New study in Frontiers in Neuroscience shows that pictures are more effective than sign language when communicating with children with autism!
A Picture's Worth, the PECS primer written by the developers of the Picture Exchange Communication System, is now available in a second edition. This user-friendly guide introduces PECS, a simple and empowering communication tool in which partners exchange cards with photos or line drawings representing objects, attributes, and actions. A child or adult who has delayed or no speech can easily express his basic desires (e.g., “ice cream”) or needs using a PECS card without prompting from another. And as a person’s PECS usage progresses, he or she learns to put pictures together in sentences to express desires (e.g., “I want chocolate ice cream.”), to comment, and to ask questions.
A Picture’s Worth examines verbal communication development and how autism affects these skills, and shows how a child's poor communication skills can lead to problem behaviors. Providing communication options—PECS and the other augmentative and alternative communication strategies (AAC)—described in the book—reduces frustration and enhances learning.
This new edition cites research that proves PECS (and other AAC strategies) doesn't interfere with the development of speaking skills, and actually can provide a boost to the acquisition of these skills. There's also expanded information on:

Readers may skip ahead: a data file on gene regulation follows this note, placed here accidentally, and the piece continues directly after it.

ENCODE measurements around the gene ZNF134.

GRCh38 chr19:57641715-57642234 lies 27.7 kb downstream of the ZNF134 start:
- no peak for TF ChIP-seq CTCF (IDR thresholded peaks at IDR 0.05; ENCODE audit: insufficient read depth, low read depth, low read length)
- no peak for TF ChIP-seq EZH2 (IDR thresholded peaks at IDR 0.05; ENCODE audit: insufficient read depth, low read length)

Thousands of people with autism and other disabilities have benefited from using PECS. The book's complete set of introductory lessons makes it easy for parents and therapists to get started using this low-tech strategy to help young children through adults develop effective communication skills!
- Deciding whether a child needs AAC and could benefit from PECS
- Who is an appropriate candidate for PECS
- Error correction strategies during the initial stages of PECS
- How to choose challenging behaviors to try to eliminate
- What to do when a child does not look at pictures
Also check out Andy Bondy and Lori Frost's book on including kids with autism in daily family routines: